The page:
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# Solutions for Chapter 6: Matrices and Determinants

## Full solutions for College Algebra | 7th Edition

ISBN: 9780134469164

Solutions for Chapter 6: Matrices and Determinants

Solutions for Chapter 6
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##### ISBN: 9780134469164

Chapter 6: Matrices and Determinants includes 55 full step-by-step solutions. Since 55 problems in chapter 6: Matrices and Determinants have been answered, more than 29110 students have viewed full step-by-step solutions from this chapter. College Algebra was written by and is associated to the ISBN: 9780134469164. This textbook survival guide was created for the textbook: College Algebra , edition: 7. This expansive textbook survival guide covers the following chapters and their solutions.

Key Math Terms and definitions covered in this textbook
• Block matrix.

A matrix can be partitioned into matrix blocks, by cuts between rows and/or between columns. Block multiplication ofAB is allowed if the block shapes permit.

• Cholesky factorization

A = CTC = (L.J]))(L.J]))T for positive definite A.

• Cofactor Cij.

Remove row i and column j; multiply the determinant by (-I)i + j •

• Condition number

cond(A) = c(A) = IIAIlIIA-III = amaxlamin. In Ax = b, the relative change Ilox III Ilx II is less than cond(A) times the relative change Ilob III lib II· Condition numbers measure the sensitivity of the output to change in the input.

• Covariance matrix:E.

When random variables Xi have mean = average value = 0, their covariances "'£ ij are the averages of XiX j. With means Xi, the matrix :E = mean of (x - x) (x - x) T is positive (semi)definite; :E is diagonal if the Xi are independent.

• Distributive Law

A(B + C) = AB + AC. Add then multiply, or mUltiply then add.

• Elimination.

A sequence of row operations that reduces A to an upper triangular U or to the reduced form R = rref(A). Then A = LU with multipliers eO in L, or P A = L U with row exchanges in P, or E A = R with an invertible E.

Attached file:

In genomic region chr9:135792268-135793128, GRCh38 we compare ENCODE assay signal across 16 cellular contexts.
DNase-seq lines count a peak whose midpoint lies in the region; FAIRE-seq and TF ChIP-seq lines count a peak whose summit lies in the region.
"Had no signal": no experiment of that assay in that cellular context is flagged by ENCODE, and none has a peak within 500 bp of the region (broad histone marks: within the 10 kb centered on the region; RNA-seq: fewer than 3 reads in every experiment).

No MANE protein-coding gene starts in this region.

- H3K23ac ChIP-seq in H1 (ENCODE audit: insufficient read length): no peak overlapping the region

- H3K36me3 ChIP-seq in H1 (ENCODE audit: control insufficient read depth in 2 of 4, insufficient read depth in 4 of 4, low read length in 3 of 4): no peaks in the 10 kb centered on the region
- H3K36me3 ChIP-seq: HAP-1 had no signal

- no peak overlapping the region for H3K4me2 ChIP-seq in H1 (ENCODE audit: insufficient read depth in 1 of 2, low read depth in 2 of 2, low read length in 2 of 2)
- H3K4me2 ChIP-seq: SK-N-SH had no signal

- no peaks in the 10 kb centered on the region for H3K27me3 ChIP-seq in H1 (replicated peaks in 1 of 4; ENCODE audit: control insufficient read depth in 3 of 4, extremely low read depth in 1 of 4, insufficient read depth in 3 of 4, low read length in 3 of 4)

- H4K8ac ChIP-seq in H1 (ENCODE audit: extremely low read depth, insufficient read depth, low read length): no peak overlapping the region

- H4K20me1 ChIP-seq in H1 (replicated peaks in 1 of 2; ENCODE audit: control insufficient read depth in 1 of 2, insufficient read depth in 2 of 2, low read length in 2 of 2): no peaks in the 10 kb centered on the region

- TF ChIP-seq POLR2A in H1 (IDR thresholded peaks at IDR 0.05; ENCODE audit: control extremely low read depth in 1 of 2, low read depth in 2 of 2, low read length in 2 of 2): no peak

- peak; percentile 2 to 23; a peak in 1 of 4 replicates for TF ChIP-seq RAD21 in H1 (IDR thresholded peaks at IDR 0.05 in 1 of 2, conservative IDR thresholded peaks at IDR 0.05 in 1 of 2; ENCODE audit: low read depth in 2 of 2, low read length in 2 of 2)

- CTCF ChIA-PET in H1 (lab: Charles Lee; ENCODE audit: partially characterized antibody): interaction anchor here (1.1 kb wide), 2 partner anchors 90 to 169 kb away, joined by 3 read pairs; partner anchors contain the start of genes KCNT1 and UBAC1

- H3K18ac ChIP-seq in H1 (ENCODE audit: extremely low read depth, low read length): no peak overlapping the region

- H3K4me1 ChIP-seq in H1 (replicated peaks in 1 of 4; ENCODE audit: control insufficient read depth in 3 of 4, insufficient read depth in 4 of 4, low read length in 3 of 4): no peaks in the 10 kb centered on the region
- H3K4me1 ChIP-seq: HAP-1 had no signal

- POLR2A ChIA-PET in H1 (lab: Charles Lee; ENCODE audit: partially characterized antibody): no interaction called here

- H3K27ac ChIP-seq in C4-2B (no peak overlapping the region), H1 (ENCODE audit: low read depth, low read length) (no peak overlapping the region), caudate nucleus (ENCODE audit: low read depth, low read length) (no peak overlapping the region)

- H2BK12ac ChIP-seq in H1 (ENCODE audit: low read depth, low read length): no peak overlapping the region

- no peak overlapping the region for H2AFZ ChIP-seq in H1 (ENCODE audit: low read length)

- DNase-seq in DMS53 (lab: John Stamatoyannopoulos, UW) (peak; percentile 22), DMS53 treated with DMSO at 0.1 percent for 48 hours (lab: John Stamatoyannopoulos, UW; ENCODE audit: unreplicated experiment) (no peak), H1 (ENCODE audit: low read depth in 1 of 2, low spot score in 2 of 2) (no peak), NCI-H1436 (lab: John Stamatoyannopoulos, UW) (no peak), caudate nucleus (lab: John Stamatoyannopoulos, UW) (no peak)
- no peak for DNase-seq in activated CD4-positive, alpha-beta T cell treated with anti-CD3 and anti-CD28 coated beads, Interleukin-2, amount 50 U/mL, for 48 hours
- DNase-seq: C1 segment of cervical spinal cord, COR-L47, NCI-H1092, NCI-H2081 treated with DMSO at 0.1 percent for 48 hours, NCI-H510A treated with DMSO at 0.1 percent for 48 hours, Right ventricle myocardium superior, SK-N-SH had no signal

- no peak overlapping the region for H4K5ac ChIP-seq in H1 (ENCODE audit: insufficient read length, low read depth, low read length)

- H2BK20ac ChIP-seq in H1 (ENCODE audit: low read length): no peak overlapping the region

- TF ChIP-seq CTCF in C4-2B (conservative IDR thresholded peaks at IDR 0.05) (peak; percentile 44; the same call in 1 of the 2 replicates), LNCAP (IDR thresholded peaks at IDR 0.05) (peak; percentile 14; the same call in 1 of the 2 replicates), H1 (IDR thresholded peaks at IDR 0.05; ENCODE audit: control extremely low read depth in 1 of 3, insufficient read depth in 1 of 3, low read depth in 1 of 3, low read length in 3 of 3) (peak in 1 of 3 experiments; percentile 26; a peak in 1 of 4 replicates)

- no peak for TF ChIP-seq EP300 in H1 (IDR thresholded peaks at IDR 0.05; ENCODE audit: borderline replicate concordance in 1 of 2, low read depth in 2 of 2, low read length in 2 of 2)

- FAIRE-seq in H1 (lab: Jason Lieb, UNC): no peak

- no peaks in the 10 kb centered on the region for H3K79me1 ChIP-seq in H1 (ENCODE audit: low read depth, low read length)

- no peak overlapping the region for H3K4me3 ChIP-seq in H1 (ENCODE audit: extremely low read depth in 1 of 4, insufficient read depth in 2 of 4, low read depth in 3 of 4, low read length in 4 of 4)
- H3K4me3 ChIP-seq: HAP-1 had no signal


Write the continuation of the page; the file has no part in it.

• Fundamental Theorem.

The nullspace N (A) and row space C (AT) are orthogonal complements in Rn(perpendicular from Ax = 0 with dimensions rand n - r). Applied to AT, the column space C(A) is the orthogonal complement of N(AT) in Rm.

• Graph G.

Set of n nodes connected pairwise by m edges. A complete graph has all n(n - 1)/2 edges between nodes. A tree has only n - 1 edges and no closed loops.

• Kirchhoff's Laws.

Current Law: net current (in minus out) is zero at each node. Voltage Law: Potential differences (voltage drops) add to zero around any closed loop.

• Linearly dependent VI, ... , Vn.

A combination other than all Ci = 0 gives L Ci Vi = O.

• Markov matrix M.

All mij > 0 and each column sum is 1. Largest eigenvalue A = 1. If mij > 0, the columns of Mk approach the steady state eigenvector M s = s > O.

• Nullspace N (A)

= All solutions to Ax = O. Dimension n - r = (# columns) - rank.

• Reduced row echelon form R = rref(A).

Pivots = 1; zeros above and below pivots; the r nonzero rows of R give a basis for the row space of A.

• Right inverse A+.

If A has full row rank m, then A+ = AT(AAT)-l has AA+ = 1m.

• Rotation matrix

R = [~ CS ] rotates the plane by () and R- 1 = RT rotates back by -(). Eigenvalues are eiO and e-iO , eigenvectors are (1, ±i). c, s = cos (), sin ().

• Symmetric factorizations A = LDLT and A = QAQT.

Signs in A = signs in D.

• Toeplitz matrix.

Constant down each diagonal = time-invariant (shift-invariant) filter.

• Trace of A

= sum of diagonal entries = sum of eigenvalues of A. Tr AB = Tr BA.

• Tridiagonal matrix T: tij = 0 if Ii - j I > 1.

T- 1 has rank 1 above and below diagonal.

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